Fellow Australians, be warned! A local version of the UK reality program Ladette to Lady will be hitting our screens in the very near future. In an article published in The Sunday Age, Peter Munro examines the controversial show while providing us with the eye-opening attitudes of some young women at a bar in Bundoora. The women interviewed for the article seem to have been strategically chosen to illustrate the type of participants that the Australian version of the program will most likely feature. For starters:
“We are real classy girls, but when you get a drink into us we are f–kin’, like, oh, my God, the dirtiest people ever,” says Lynda Evans, 18, waving an alcopop in the air. “Having fun is the main thing in life. Who cares if you can arrange flowers or bake a cake — you can buy cakes from a cake shop.”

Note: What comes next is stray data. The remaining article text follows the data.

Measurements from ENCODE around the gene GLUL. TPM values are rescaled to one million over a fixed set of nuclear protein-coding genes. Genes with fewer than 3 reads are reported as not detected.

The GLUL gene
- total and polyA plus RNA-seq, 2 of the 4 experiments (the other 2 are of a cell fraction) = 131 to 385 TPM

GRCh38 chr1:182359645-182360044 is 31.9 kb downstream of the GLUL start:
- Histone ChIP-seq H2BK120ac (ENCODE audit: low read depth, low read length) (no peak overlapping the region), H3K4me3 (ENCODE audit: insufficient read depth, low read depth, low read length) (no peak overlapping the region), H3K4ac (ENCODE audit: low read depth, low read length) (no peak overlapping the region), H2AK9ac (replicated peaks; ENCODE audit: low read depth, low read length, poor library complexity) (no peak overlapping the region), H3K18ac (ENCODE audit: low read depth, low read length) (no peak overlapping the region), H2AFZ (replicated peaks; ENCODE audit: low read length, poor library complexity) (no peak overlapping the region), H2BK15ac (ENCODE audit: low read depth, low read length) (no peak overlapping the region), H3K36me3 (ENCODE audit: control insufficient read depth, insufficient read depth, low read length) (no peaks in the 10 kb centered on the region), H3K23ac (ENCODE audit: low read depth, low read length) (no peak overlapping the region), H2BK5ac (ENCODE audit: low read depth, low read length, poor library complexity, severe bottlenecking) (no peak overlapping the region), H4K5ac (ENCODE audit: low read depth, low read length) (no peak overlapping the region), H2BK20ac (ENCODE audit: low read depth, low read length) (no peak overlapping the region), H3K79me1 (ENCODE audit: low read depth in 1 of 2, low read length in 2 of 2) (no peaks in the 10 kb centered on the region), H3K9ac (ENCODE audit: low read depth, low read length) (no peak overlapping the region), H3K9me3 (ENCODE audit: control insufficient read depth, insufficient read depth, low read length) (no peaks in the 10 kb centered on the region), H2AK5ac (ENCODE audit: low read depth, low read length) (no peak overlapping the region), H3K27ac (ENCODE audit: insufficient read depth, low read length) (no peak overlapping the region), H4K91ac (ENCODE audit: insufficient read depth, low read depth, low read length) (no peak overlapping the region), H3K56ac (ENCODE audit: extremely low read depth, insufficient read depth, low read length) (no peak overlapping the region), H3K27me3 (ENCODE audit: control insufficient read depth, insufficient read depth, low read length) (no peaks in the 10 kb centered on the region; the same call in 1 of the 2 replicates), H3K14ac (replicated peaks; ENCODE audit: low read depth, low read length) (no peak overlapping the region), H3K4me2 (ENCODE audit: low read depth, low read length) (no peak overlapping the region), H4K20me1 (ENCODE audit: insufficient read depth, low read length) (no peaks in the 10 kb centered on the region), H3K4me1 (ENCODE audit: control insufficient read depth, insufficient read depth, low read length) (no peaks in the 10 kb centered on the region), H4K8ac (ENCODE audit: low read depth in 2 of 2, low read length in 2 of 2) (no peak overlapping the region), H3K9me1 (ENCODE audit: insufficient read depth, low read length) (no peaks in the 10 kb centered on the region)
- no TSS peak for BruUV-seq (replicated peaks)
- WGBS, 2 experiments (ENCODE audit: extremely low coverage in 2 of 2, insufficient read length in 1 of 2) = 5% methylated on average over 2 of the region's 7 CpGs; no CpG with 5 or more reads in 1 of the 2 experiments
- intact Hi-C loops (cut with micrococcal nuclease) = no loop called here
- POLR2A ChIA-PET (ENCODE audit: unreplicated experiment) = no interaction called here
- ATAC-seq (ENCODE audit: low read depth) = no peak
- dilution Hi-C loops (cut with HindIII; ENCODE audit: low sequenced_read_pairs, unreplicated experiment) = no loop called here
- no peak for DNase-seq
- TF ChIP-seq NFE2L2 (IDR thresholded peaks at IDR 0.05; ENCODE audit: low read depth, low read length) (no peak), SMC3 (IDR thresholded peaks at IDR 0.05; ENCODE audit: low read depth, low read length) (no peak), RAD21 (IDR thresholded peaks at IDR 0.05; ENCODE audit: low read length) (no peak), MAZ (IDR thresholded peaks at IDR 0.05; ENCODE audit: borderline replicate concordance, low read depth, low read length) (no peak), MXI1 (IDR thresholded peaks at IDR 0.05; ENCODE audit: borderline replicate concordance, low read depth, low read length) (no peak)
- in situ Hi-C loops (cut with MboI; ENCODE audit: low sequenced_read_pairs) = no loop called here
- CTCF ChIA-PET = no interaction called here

For those of you who aren’t familiar with the Ladette to Lady format, the program basically takes a bunch of ladettes – “foul-mouthed, loud and uncultured young [women]”, and transforms them into ‘ladies’.
Now, I’ve seen bits and pieces of the English series and the whole premise of the show really irks me. Essentially it’s just a platform for reinforcing seriously outdated notions of a woman’s role in society, thinly veiled as ratings-grabbing, shock value viewing. Munro explains:
Successful ladettes will be flown to an English finishing school, where they will study floristry, cooking, elocution and needlework.
Needlework? I’m sorry, what year is it again? He continues:
The finale will be a debutante ball, where the budding ladies will parade before young male suitors.
Once I’d finished cringing, I had a flashback to an excellent article that Catherine Deveny wrote for The Age about the tradition of the deb ball. In it, she compared girls at their ‘debs’ with cows in a saleyard. Enough said.
Don’t get me wrong- I think some of the behaviour that these young women are engaging in is cause for concern. But surely teaching them how to cross-stitch isn’t the answer.
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